I’m loving this shade combination in a container garden at my home. All the plants in this design are perennials except for one plant, and several are simultaneously shooting up blooms. The Ligularia ‘Little Rocket’, a dwarf form, is showing off the bright yellow blooms on spikes now, which can be seen from afar.
Ligularias have bold foliage which make them perfect candidates for container gardens and gardens in the ground. Their foliage factor makes them appealing for a long period before blooms appear in mid to late summer. But of course, I was drawn to it first because of its showy foliage that is often available in darker colors and with serrated leaf edges. This adds a texture and color contrast against other plants. Some cultivars grow large leaves. When you place other part-shade lovers near it, like a Hosta, Astilbe, or ferns, they tend to work in harmony from a visual standpoint. And when you place Ligularia near water, by a pond for example, its tall spiky flowers will reflect in the water. Since they enjoy moist soils, this is a perfect added on feature to enjoy from a visual perspective.
If you look closely at the photos below of the Ligularia in a container, you will also see the Astilbe is about to bloom soon, and the Heuchera is shooting up a thin stem with blooms on top. The bees have hummed by each day lately to visit the Ligularia’s bright showy tall flowers and the entire arrangement is just a healthy, happy scene I had to share today.
I’m also loving my Ligularia dentate ‘Desdemona’ situated by my River Birch in my yard this year. It is huge and never wilts because the soil there is perfectly moist. As shown in the photo above and below, this one is planted in the ground where the soil stays very moist most of the year and it enjoys this spot very much. The leaves and flowers are both remarkable on this plant. When it blooms, the style of the flowers are different from ‘Little Rocket’; they are daisy shaped and appear on the tips in August. They prefer part-shade and this one has darker foliage. You will notice the Hosta tucked in next to it, and there is also a Columbine but you can’t see it to well from this distance photo shot. On the left is a Farfugium japonicum ‘Aureomaculatum’ that will grow leaves up to 6 inches across and they have gold and yellow spots on them. Once this plant gets bigger, it will be more showy and the daisy-like flowers will bloom in early summer too, hopefully. This one is not hardy to our zone, but I put it there anyways because – again – another foliage feature I can not resist. It also enjoys part sun to part shade locations.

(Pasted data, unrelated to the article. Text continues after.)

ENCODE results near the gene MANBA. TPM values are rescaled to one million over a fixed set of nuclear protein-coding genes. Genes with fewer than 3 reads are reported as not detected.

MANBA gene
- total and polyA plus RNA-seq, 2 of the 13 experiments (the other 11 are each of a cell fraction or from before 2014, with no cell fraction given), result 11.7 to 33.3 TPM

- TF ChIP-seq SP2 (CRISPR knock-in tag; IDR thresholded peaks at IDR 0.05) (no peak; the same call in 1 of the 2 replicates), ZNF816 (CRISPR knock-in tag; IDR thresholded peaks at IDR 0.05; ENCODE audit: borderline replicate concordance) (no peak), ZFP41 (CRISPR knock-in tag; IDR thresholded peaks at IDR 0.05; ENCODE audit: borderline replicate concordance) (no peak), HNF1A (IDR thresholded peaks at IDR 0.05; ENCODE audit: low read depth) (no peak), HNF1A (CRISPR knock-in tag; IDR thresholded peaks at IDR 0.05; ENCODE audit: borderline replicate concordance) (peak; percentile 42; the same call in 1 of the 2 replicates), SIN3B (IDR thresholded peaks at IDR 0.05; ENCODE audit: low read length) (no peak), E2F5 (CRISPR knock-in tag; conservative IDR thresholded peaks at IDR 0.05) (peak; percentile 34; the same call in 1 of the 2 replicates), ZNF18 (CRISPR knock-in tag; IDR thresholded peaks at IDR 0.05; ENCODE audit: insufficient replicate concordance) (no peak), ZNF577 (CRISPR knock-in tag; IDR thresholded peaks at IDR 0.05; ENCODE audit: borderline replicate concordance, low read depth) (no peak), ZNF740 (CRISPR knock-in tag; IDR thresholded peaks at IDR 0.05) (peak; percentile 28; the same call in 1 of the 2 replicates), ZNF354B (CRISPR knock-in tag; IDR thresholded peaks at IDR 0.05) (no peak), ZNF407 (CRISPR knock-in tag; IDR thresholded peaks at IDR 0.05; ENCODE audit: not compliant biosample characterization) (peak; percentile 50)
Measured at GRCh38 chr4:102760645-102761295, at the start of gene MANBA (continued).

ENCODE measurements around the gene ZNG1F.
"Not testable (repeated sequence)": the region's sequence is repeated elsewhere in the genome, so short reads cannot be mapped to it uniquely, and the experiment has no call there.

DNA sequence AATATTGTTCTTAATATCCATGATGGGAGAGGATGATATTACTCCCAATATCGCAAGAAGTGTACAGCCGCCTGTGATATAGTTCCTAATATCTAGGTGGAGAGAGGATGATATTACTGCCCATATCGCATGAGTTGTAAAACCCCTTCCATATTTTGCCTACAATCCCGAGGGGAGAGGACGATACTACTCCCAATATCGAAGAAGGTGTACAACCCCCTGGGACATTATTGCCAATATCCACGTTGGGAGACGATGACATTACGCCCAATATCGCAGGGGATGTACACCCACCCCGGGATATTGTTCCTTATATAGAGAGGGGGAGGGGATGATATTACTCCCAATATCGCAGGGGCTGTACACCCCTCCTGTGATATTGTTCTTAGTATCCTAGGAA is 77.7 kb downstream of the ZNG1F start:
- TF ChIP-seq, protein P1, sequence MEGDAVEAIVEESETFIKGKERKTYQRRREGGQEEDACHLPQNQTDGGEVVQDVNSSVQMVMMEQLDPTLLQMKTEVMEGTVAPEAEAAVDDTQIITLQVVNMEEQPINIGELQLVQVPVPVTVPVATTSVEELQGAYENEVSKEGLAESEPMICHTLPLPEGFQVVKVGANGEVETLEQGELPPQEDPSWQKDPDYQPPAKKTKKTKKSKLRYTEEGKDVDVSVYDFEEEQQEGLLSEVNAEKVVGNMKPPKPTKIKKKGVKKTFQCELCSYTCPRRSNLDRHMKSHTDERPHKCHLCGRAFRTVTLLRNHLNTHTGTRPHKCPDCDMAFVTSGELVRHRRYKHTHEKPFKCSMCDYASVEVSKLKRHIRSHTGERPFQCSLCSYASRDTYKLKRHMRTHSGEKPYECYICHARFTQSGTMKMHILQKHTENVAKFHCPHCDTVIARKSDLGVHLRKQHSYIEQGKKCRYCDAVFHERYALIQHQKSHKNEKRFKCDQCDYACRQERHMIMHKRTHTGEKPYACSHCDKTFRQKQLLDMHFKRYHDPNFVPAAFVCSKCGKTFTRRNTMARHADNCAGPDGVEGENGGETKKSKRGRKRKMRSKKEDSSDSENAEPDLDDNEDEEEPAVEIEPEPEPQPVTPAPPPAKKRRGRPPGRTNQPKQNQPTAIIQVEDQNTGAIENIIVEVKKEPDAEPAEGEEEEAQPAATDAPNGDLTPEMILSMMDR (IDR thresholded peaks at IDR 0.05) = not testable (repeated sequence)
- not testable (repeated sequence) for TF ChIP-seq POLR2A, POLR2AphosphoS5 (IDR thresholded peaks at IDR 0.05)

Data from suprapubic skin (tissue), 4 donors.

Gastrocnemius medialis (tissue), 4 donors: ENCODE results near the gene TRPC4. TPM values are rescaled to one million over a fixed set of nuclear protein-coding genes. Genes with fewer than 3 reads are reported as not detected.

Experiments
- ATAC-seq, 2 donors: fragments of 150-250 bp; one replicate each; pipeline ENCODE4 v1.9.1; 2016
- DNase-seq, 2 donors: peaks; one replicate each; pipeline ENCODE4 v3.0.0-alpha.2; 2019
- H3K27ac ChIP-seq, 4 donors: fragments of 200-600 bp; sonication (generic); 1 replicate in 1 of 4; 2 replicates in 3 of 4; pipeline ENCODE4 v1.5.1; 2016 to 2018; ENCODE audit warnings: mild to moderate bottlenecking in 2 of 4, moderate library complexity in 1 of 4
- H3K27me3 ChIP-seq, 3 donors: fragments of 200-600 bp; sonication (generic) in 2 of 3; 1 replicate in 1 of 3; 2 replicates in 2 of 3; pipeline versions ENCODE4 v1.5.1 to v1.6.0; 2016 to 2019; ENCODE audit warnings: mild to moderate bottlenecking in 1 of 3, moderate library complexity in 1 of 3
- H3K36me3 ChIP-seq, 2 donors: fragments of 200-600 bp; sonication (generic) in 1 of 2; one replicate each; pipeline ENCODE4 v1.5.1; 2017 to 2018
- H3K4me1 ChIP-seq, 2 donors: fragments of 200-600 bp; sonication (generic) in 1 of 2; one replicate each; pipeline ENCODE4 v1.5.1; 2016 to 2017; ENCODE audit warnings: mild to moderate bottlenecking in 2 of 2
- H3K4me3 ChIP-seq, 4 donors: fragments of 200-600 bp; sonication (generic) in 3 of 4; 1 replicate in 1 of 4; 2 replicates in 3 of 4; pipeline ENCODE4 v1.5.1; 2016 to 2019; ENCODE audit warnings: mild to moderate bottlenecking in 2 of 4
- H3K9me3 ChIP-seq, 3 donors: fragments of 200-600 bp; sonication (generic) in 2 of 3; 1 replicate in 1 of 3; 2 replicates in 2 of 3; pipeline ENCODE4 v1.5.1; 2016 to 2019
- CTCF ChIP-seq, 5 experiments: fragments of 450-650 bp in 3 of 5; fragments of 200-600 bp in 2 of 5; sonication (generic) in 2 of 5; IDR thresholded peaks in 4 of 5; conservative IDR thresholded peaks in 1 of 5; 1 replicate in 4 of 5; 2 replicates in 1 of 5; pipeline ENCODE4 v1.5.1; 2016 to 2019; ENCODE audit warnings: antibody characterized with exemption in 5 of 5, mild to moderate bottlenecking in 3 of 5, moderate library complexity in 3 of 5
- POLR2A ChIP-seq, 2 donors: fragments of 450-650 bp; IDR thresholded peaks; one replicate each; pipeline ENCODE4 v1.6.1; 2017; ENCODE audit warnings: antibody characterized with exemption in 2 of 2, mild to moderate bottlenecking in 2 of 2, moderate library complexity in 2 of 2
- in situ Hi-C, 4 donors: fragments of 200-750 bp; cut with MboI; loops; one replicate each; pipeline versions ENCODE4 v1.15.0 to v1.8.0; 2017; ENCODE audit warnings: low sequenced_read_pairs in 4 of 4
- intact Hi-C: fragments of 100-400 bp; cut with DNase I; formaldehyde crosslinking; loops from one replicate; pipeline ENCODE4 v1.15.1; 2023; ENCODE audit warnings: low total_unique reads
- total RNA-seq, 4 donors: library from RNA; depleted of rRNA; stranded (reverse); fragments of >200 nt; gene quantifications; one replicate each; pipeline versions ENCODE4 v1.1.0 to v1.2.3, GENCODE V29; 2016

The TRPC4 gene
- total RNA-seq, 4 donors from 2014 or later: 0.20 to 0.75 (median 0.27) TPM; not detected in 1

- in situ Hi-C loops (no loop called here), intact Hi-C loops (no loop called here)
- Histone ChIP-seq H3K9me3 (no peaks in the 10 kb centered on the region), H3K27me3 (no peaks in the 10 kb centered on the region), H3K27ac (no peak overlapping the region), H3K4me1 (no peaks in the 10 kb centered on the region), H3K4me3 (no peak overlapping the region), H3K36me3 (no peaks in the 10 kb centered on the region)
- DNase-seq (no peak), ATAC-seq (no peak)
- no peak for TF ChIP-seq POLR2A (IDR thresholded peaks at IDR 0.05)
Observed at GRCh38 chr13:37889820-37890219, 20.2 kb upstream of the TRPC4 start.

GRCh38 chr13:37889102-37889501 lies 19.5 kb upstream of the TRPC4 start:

As I pointed out both Ligularia plants to Steve, my husband, he asked, “Is that like a Christina Aguilera?” Yes, it sounds just like the singer’s last name, I responded. He continued to joke that I enjoy saying the word Ligularia. And that is true. I love saying and growing Ligularias! Give them a try if you haven’t already for your shady areas. 🙂 Cathy T
Update: Check out this new Ligularia przewalskii ‘Dragon Wings’ with very cool finger like foliage. I want this one for next year. See this link for more: http://www.terranovanurseries.com/media/ligulariadragonwings-p-272.html
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Thank you so much Anonymous. I love sharing plant related information, and lately about CT places to enjoy nature as well. Cathy T